Why test for nitrates?
Corn that has been stressed all summer due to drought may have few if any ears, and usually will have an energy value 85 to 100 percent of normal corn silage. The worst problems occur when the drought is severe enough to produce dead leaves. Although nitrate levels in drought-stricken corn may be high, 30 to 60 days after ensiling more than half the nitrates are converted to ammonia, which can be utilized by the rumen bacteria. For this reason, nitrate toxicity rarely occurs when feeding ensiled drought corn.
However, if the drought damage was extreme and high levels of nitrogen were applied to the soil, a nitrate test on the silage should be conducted. This test can be done during ensiling to get an idea of how high the nitrate level is. Dividing the results by half puts you in the ballpark of what nitrate levels are. Retesting after the 30-60 day period gives you a better estimate of nitrate levels.
The following precautions will reduce nitrate levels in plants and reduce feeding problems in rations.
- Do not harvest suspected crops for three to five days after an appreciable rain or long cloudy spell.
- Harvest as close to usual maturities as possible.
- Cut the crop somewhat higher above the ground than usual because nitrates often accumulate in stalks.
- Utilize suspected material for silage rather than greenchop because ensiling breaks down some of the nitrates.
- Test suspected forages for nitrate content, preferably before feeding them.
- Feed another forage prior to feeding suspected or high nitrate forage to help limit meal size.
- Gradually introduce suspected forage into the ration over a period of one to two weeks to allow for adaptation and to reduce risks.
- Feed forages and total mixed rations more frequently to reduce meal size when suspected or high nitrate forage is used or silo gas is present.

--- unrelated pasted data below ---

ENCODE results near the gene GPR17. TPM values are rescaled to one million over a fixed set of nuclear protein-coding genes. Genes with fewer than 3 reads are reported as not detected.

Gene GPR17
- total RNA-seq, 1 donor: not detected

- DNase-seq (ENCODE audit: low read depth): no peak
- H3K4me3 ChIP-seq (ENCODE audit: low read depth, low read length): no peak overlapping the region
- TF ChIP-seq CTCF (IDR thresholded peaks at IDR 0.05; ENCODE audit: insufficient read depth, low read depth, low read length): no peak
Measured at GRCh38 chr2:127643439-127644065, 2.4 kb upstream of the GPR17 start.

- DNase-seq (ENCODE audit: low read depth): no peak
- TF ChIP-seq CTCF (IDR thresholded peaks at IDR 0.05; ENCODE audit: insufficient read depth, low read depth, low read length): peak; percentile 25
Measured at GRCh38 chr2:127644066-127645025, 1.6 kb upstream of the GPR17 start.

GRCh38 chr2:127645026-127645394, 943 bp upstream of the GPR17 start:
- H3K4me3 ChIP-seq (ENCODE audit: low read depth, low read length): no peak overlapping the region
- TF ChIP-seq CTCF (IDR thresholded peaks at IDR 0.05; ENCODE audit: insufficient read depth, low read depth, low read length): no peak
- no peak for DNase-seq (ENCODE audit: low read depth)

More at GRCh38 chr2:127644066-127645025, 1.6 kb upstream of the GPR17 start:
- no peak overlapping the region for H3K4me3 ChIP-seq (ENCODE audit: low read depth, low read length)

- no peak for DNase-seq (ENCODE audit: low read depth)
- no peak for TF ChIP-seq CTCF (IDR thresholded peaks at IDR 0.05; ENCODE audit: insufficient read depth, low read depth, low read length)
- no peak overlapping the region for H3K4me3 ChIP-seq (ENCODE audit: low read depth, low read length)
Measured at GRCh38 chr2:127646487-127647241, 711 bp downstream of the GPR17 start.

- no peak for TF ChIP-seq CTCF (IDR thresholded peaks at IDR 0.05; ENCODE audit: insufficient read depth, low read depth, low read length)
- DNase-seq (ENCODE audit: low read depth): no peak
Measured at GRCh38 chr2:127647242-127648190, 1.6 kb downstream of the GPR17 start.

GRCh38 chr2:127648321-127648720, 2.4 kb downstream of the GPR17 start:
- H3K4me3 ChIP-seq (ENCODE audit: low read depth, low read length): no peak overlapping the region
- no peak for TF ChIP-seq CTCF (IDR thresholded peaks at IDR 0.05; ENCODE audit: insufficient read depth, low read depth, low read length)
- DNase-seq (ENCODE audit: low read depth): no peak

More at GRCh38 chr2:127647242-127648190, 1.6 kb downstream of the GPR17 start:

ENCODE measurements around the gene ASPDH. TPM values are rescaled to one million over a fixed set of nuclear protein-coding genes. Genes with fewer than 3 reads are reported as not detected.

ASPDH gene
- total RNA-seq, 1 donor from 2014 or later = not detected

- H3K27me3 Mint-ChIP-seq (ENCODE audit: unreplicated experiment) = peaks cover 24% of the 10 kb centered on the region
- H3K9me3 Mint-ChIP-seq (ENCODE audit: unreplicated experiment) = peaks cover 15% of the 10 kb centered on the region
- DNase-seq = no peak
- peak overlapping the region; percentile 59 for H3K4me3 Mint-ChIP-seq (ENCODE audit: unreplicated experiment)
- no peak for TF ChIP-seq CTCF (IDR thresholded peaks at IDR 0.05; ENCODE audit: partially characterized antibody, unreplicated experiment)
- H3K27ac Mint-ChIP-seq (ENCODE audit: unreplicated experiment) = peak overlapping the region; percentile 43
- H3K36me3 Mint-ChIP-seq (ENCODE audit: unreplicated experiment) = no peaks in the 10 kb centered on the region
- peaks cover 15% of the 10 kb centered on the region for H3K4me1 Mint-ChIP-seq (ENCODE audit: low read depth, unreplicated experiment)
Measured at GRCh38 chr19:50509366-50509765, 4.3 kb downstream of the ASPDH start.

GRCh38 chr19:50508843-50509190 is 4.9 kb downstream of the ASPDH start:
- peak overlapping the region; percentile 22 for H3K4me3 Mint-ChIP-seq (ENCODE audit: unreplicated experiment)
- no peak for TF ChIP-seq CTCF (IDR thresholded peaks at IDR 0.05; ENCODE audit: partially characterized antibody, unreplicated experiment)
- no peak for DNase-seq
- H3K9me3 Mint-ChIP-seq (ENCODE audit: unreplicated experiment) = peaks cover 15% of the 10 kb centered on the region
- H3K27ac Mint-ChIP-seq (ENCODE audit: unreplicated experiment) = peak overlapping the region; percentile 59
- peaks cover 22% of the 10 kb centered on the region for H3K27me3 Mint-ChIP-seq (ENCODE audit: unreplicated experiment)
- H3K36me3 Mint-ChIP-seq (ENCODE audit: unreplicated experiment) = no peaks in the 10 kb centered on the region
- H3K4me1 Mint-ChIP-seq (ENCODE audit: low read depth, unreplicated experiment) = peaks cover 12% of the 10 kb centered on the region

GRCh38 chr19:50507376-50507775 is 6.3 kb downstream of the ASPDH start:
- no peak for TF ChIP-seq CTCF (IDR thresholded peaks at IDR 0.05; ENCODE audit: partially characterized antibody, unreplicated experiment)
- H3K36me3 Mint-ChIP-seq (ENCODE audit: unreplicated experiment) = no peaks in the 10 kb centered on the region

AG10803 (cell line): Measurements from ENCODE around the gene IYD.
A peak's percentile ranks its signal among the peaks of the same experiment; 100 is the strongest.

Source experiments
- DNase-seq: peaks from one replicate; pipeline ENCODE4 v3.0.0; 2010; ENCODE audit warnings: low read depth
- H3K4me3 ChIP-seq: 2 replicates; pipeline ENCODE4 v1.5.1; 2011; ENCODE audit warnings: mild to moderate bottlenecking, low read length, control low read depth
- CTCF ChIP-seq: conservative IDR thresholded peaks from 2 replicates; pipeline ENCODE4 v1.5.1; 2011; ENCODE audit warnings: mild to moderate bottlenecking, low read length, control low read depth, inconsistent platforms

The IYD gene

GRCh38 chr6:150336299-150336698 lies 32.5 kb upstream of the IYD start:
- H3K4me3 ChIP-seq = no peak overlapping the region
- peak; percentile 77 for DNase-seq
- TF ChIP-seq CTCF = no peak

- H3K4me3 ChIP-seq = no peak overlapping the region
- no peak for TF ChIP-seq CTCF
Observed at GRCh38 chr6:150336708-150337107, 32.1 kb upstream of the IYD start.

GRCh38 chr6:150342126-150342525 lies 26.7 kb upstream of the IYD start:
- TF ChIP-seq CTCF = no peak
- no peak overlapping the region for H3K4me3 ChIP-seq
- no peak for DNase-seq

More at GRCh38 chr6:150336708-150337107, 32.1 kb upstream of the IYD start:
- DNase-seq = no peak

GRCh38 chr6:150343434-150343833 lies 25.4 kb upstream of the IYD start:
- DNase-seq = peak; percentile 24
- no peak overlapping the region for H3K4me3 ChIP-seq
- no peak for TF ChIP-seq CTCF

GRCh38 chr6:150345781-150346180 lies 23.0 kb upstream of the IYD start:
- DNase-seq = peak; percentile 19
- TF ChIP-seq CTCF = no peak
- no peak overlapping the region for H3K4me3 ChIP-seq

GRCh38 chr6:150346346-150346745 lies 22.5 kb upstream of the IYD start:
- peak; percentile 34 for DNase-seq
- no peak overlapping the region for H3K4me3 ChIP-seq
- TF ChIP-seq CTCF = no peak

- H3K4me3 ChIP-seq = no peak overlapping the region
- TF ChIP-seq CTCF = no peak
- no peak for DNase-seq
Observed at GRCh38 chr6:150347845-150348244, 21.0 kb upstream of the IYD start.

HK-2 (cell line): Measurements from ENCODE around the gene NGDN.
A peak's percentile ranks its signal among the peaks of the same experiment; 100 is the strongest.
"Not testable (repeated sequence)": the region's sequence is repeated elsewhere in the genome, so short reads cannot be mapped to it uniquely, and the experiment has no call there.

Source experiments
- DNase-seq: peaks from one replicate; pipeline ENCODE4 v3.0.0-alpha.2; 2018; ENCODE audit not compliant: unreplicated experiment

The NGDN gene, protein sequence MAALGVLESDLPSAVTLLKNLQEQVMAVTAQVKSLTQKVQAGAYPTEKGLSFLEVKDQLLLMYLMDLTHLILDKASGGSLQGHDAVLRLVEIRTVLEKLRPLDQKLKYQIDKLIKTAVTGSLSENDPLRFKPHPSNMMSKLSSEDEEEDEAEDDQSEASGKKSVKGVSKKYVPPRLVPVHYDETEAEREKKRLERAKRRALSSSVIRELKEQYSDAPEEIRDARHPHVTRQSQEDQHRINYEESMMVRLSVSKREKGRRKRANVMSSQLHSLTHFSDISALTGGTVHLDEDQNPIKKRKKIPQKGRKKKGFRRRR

- Feed at least three to five pounds of concentrate per head daily to cattle to reduce possible toxic effects when suspected forages are fed.
- Limit dry matter intake per single meal if stored forage contains 1,000 ppm N03-N or more on a dry matter basis. Allow a delay of two to three hours after completion of a meal before feeding a high nitrate forage again.
- Retest suspected and high nitrate forage periodically due to large variations which often occur in forage.
- Test all forage and water for nitrates if one stored forage contains over 1,000 ppm N03-N.
- Consider blending high nitrate silage or haylage with those containing lower amounts before feeding to provide less than 1,000 ppm N03-N in the blend dry matter and thus enable free-choice feeding.
- Restrict the N03-N content of the total ration dry matter, including contribution from water to not over 400 ppm to 900 ppm when using stored forage in addition to meeting any maximum forage dry matter intake for a single meal. Rate of nitrate intake is the most critical factor influencing possible toxicity. This is affected by rate of forage dry matter intake in a given period of time and its nitrate content. Forages containing under 1,000 ppm nitrate nitrogen (N03-N) on a dry matter basis may be fed free-choice or with no restriction on meal size, provided the total level of N03-N in the total ration dry matter, including that from water, is kept at a safe or low-risk level. Stored forages containing higher levels generally require limiting meal size to avoid elevated methemoglobin levels in the blood and other toxic effects.
Guideline for Corn Silage
|Below 1,000 ppm ||Safe|
|1,000 - 2,000 ppm ||Limit this feed to 1/2 of total ration|
|2,000 - 3,000 ppm||Limit this feed to 1/3 of total ration|
|3,000 - 4,000 ppm||Limit this feed to 1/4 of total ration|
|Over 4,000 ppm||Special caution needed, ensile to lower nitrate|
Because of the high nutrient and mineral variability in drought stressed corn, be sure to run frequent forage tests on these feeds.
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